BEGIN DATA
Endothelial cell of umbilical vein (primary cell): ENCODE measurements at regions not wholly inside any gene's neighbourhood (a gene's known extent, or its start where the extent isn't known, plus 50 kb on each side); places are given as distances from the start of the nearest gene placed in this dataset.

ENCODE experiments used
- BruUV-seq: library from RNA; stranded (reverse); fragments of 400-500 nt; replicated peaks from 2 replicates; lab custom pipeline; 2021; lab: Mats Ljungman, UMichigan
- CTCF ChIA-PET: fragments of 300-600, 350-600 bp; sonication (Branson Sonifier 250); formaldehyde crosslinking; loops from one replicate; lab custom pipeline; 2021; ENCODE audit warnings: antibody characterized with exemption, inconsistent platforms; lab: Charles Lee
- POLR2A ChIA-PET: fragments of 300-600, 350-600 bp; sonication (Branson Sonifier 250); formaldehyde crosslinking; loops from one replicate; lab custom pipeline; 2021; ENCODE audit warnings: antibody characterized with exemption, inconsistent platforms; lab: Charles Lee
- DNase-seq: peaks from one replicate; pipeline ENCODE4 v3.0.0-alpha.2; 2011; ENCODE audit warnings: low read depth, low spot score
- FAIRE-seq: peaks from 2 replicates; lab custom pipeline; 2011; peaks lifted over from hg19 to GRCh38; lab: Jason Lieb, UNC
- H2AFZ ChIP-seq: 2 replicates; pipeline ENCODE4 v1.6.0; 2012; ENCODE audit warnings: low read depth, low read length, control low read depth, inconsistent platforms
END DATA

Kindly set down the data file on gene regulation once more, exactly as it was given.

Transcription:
Endothelial cell of umbilical vein (primary cell): ENCODE measurements at regions not wholly inside any gene's neighbourhood (a gene's known extent, or its start where the extent isn't known, plus 50 kb on each side); places are given as distances from the start of the nearest gene placed in this dataset.

ENCODE experiments used
- BruUV-seq: library from RNA; stranded (reverse); fragments of 400-500 nt; replicated peaks from 2 replicates; lab custom pipeline; 2021; lab: Mats Ljungman, UMichigan
- CTCF ChIA-PET: fragments of 300-600, 350-600 bp; sonication (Branson Sonifier 250); formaldehyde crosslinking; loops from one replicate; lab custom pipeline; 2021; ENCODE audit warnings: antibody characterized with exemption, inconsistent platforms; lab: Charles Lee
- POLR2A ChIA-PET: fragments of 300-600, 350-600 bp; sonication (Branson Sonifier 250); formaldehyde crosslinking; loops from one replicate; lab custom pipeline; 2021; ENCODE audit warnings: antibody characterized with exemption, inconsistent platforms; lab: Charles Lee
- DNase-seq: peaks from one replicate; pipeline ENCODE4 v3.0.0-alpha.2; 2011; ENCODE audit warnings: low read depth, low spot score
- FAIRE-seq: peaks from 2 replicates; lab custom pipeline; 2011; peaks lifted over from hg19 to GRCh38; lab: Jason Lieb, UNC
- H2AFZ ChIP-seq: 2 replicates; pipeline ENCODE4 v1.6.0; 2012; ENCODE audit warnings: low read depth, low read length, control low read depth, inconsistent platforms